WPA3’s SAE handshake includes several design flaws
WPA3 was unveiled in early 2018, 14 years after WPA2
The affected devices are said to be already receiving patches
Wi-Fi Protected Access 3 (WPA3), the next generation wireless security protocol, is affected by several design flaws that make it vulnerable to attacks, researchers have claimed. Released in early 2018, over a decade after WPA2, the WPA3 was touted to be packing several security enhancements but the new revelations show that the security protocol is hardly invulnerable to password partitioning attacks. Wi-Fi Alliance, the industry body that oversees the wireless security protocols and security certification programs, has acknowledged the existence of these vulnerabilities and it says that the device manufacturers have already started releases patches for the problem.
According to a research paper published by Mathy Vanhoef of New York University, Abu Dhabi, and Eyal Ronen of Tel Aviv University, the WPA3’s Simultaneous Authentication of Equals (SAE) handshake, commonly known as Dragonfly, is vulnerable to password partitioning attacks, which can be used to recover the password to a Wi-Fi network. The SAE handshake was introduced in WPA3 for the home networks to prevent dictionary attacks but it has been found having both timing and cache-based side-channel vulnerabilities in its password encoding method.
These vulnerabilities, referred to as Dragonblood, allowed the researchers to successfully guess the passwords of wireless networks protected with WPA3 security. The researchers blame the lack of transparency in the creation of the WPA3 standard for these vulnerabilities. To recall, Vanhoef was also credited with finding the KRACK security flaw. WPA2 security was found to be vulnerable to KRACK attacks in October 2017. Major operating system makers like Microsoft, Apple, and Google soon after developed patches for their systems. Notably, KRACK bug was one of reasons why WPA3 was developed.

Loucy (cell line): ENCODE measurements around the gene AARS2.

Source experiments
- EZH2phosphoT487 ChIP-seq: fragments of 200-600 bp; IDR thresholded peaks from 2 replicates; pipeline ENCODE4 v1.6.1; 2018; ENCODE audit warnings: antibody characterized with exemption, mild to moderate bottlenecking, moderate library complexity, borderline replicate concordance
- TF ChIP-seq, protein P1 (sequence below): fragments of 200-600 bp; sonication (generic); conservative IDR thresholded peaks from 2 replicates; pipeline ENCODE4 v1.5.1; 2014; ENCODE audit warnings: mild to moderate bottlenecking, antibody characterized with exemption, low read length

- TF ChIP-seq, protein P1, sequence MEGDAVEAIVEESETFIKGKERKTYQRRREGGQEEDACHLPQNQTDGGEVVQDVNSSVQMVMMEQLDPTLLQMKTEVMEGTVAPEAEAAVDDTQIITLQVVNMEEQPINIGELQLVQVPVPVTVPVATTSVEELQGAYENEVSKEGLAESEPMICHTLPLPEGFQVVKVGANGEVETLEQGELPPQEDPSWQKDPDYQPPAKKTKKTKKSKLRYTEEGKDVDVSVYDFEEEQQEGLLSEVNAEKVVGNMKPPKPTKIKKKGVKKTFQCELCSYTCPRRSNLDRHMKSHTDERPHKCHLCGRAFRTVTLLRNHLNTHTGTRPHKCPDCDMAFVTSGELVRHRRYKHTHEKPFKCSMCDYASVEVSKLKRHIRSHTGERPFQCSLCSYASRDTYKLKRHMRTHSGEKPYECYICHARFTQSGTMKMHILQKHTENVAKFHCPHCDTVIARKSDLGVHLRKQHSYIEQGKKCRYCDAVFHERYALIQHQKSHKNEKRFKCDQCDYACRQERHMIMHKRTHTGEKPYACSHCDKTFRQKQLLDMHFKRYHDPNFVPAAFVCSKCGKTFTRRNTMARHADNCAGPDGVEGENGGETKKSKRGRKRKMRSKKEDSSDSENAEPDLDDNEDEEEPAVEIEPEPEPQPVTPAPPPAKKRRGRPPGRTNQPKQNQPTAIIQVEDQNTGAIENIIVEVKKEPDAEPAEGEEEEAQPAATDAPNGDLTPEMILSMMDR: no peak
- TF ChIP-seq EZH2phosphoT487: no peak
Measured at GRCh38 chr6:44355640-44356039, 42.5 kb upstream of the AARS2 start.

“In light of our presented attacks, we believe that WPA3 does not meet the standards of a modern security protocol. Moreover, we believe that our attacks could have been avoided if the Wi-Fi Alliance created the WPA3 certification in a more open manner,” Mathy Vanhoef of New York University, Abu Dhabi, and Eyal Ronen of Tel Aviv University and KU Leuven stated in the research paper.
Following the publication of the research paper, the Wi-Fi Alliance came out and accepted the findings. It also noted that affected device manufacturers are already releasing patches for the same.
“Recently published research identified vulnerabilities in a limited number of early implementations of WPA3-Personal, where those devices allow collection of side channel information on a device running an attacker’s software, do not properly implement certain cryptographic operations, or use unsuitable cryptographic elements,” Wi-Fi Alliance said in a statement. “WPA3-Personal is in the early stages of deployment, and the small number of device manufacturers that are affected have already started deploying patches to resolve the issues. These issues can all be mitigated through software updates without any impact on devices’ ability to work well together. There is no evidence that these vulnerabilities have been exploited.”